Individuals have been conscious of their carbon footprint for a long time. The Swedish word, flygskam means “flight shame,” and captures the ethos that engaging in an emissions-heavy practice like air travel should weigh heavily on the conscience of the environmentally minded. To that end, one can purchase an offset from JetBlue airlines, for $10 or $50, or use a calculator to factor a one-in, one-out dollar amount. Or, Ryerson argues, individuals and universities and the business sector can look at its air travel habits as a whole, and consider a new system.
“There’s a lot of debate over how much we as individuals are responsible for aviation emissions. There are many complexities that layer in to how responsible one is for a cross-country flight,” says Ryerson. “If there are 200 people on a plane, would that flight have taken off whether or not you purchased a ticket? What percentage of that flight are you personally responsible for? The emissions from starting my car are much more directly calculable and attributable to me compared with my emissions from taking a flight.”
On a university level, if one person opts to travel less, will that make a dent in carbon emissions? If a number of people opt to travel less, will an airline company refrain from adding more flights? Purchasing an offset won’t reduce flight schedules, but a collective declaration to fly less, either professionally or personally, might.
Ryerson and members of Penn Travel have taken into consideration the effect air travel has on the climate, and where offsets fall short. “Universities including UCLA operate a program that levies a small fee on everyone’s travel,” says Ryerson. “Those fees then fund undergraduate research in sustainability. At Penn, we could conceivably fund a sustainability fellows program.”
A proposal for this kind of program, however, is not in the works, primarily for its lack of quantifiable, verifiable reduction of carbon emissions, therefore not an offset.
Ryerson is hopeful, despite the massive toll the pandemic has taken on communities, that this period where global industry has temporarily ground to a halt, will be beneficial. “Because we have put everything on pause, now is a moment to address long-term policy solutions. Everyone is tuned in right now to things like air travel policy, and adjusting to changes.” Now is the time, she argues, to put the pieces back together in a sustainable way. “We don’t want to go back to where we were pre-pandemic. Travel and the associated emissions will return. Now is the time to look critically at policies and say ‘if we grow back, we need to grow back sustainably.’ Because we will get to a point where we are out of the thick of the pandemic and move into a rebuilding phase.”
Ryerson predicts a long-tail period of recovery. Right now, the most pressing details of fighting a pandemic and restarting an economy in recession takes precedence. But in the long-term, this is the moment to harness the energy of recovery in a responsible way. “The pandemic won’t change air travel fundamentally, but it is a starting point. If this movement doesn’t get people’s attention that air travel habits need to change, what will?”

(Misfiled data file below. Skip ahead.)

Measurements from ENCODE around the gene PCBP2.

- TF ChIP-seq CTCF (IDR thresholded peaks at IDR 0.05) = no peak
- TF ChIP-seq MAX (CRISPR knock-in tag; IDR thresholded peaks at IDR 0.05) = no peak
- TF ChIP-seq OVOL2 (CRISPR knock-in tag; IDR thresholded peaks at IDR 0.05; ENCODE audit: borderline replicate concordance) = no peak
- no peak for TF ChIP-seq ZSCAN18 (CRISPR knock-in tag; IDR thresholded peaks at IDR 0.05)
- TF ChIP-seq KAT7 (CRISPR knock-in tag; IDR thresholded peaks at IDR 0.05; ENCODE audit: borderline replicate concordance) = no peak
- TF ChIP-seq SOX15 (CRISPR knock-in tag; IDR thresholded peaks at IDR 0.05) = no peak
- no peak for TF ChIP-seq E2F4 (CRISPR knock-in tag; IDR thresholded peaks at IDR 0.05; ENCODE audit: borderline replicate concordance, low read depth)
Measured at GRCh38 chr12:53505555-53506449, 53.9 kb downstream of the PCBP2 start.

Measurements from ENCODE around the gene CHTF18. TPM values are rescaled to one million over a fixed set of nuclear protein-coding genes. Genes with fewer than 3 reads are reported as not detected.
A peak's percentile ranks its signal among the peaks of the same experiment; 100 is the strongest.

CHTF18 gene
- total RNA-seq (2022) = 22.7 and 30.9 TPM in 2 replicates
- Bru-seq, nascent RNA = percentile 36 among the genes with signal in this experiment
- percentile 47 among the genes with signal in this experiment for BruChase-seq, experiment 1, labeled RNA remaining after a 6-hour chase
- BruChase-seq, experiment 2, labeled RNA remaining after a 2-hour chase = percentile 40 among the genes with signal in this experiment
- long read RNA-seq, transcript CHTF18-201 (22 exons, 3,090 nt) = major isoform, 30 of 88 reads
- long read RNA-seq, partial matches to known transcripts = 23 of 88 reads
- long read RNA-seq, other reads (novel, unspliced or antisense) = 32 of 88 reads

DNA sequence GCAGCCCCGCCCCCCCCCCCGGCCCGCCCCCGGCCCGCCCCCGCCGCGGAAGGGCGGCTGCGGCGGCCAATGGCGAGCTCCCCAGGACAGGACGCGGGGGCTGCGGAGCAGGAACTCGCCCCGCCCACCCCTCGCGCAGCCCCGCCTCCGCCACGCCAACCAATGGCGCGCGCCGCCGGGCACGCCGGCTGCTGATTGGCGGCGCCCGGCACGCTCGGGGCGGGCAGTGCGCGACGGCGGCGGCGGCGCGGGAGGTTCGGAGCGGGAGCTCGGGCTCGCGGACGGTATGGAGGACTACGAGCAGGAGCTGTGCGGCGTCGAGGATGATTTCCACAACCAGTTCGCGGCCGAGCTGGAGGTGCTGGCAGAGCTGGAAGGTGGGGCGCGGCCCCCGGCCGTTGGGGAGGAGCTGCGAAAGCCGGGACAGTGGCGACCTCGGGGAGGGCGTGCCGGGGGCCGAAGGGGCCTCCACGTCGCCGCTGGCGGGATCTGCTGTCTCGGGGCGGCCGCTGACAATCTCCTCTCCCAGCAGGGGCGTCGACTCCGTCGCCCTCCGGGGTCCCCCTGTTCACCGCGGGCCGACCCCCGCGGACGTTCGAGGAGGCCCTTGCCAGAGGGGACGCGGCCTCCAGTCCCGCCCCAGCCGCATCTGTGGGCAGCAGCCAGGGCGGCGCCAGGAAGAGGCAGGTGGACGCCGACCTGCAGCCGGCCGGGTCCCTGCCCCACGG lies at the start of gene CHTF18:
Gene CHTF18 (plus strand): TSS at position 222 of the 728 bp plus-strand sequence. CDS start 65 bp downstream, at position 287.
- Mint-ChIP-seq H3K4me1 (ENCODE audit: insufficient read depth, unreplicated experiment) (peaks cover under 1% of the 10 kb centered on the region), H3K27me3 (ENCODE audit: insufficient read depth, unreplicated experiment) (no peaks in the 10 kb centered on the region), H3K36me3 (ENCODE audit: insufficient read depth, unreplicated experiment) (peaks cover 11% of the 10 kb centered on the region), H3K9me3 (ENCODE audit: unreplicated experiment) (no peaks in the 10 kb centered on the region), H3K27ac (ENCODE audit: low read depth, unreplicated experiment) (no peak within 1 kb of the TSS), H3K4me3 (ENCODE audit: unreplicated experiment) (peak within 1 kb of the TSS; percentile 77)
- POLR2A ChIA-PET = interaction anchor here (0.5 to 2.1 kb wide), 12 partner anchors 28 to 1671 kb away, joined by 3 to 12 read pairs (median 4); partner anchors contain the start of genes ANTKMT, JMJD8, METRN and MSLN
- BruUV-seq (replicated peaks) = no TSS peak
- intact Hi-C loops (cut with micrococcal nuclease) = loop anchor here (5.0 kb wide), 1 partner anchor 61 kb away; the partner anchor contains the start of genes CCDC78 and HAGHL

In the end, a carbon offset takes the proceeds that are generated from carbon-producing activities and uses them to build a system that doesn’t rely on carbon emissions. In the way that cigarette taxes pay for public health advertising campaigns, carbon offset companies invest in systems that reduce the very source of their funding. The offsets themselves are not a measure of success.
Megan Ryerson is the UPS Chair of Transportation and Associate Professor of Transportation Engineering and Planning in the Weitzman School of Design.
Mark Alan Hughes is a professor of practice at the Weitzman School and founding faculty director of the Kleinman Center for Energy Policy.
Tom Daniels is a professor of city and regional planning at the Weitzman School who teaches courses on environmental planning and land use planning. His paper on California forest offsets is titled “California’s success in the socioecological practice of a forest carbon offset credit option to mitigate greenhouse gas emissions.”
Bill Braham is an architect professor at the Weitzman School, and director of the Master of Environmental Building Design and of the Center for Environmental Building + Design.
Homepage photo: To reduce greenhouse gas emissions as part of Penn’s Climate and Sustainability Action Plan 3.0, the University signed a power purchase agreement with Keystone Solar. Purchasing solar-powered energy will be key to meeting the campus’ carbon reduction goals of reaching carbon-neutrality by 2042. (Image: Community Energy, Inc.)